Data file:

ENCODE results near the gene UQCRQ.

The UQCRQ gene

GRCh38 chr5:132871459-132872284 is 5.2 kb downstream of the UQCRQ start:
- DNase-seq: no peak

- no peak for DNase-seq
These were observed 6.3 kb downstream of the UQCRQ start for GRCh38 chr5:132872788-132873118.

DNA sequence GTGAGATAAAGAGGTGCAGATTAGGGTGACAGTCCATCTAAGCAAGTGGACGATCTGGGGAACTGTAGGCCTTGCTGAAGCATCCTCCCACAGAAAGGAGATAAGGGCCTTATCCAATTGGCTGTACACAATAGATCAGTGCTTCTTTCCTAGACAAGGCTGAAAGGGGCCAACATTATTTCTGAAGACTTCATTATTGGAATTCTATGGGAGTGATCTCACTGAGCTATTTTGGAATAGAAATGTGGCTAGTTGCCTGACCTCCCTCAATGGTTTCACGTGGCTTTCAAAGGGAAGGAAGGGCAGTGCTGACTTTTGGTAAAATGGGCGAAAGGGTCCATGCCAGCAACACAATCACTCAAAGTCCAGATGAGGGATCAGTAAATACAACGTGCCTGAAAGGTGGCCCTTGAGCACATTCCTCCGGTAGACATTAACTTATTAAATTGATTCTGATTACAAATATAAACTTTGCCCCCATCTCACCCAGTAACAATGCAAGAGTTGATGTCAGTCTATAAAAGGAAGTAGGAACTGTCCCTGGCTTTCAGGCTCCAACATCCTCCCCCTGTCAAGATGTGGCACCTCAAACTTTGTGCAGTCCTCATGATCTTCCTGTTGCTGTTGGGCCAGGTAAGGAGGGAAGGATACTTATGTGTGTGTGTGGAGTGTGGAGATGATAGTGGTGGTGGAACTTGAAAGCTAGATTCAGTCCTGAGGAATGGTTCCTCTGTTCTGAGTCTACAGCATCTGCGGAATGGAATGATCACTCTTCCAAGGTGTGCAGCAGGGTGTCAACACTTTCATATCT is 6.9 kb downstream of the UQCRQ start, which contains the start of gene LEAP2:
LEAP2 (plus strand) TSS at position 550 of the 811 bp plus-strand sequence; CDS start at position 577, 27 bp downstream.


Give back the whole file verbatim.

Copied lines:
ENCODE results near the gene UQCRQ.

The UQCRQ gene

GRCh38 chr5:132871459-132872284 is 5.2 kb downstream of the UQCRQ start:
- DNase-seq: no peak

- no peak for DNase-seq
These were observed 6.3 kb downstream of the UQCRQ start for GRCh38 chr5:132872788-132873118.

DNA sequence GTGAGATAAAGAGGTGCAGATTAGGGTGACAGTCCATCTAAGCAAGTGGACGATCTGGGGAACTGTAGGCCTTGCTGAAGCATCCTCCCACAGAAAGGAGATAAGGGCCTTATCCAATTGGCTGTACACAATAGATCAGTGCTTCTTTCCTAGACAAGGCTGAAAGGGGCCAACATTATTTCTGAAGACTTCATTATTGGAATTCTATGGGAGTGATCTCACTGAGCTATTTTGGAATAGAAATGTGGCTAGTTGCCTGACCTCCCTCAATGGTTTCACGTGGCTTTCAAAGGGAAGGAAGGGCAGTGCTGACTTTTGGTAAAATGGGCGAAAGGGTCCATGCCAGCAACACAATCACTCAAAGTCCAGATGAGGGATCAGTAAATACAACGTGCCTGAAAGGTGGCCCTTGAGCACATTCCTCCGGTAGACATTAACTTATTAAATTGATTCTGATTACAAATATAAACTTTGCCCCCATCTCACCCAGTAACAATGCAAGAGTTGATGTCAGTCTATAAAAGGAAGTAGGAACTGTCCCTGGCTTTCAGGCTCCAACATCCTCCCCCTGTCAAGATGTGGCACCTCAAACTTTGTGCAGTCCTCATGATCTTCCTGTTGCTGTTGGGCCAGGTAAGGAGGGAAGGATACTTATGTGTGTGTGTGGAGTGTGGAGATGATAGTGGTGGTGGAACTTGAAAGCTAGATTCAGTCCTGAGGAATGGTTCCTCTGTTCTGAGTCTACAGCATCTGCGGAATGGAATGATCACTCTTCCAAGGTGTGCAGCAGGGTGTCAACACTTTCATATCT is 6.9 kb downstream of the UQCRQ start, which contains the start of gene LEAP2:
LEAP2 (plus strand) TSS at position 550 of the 811 bp plus-strand sequence; CDS start at position 577, 27 bp downstream.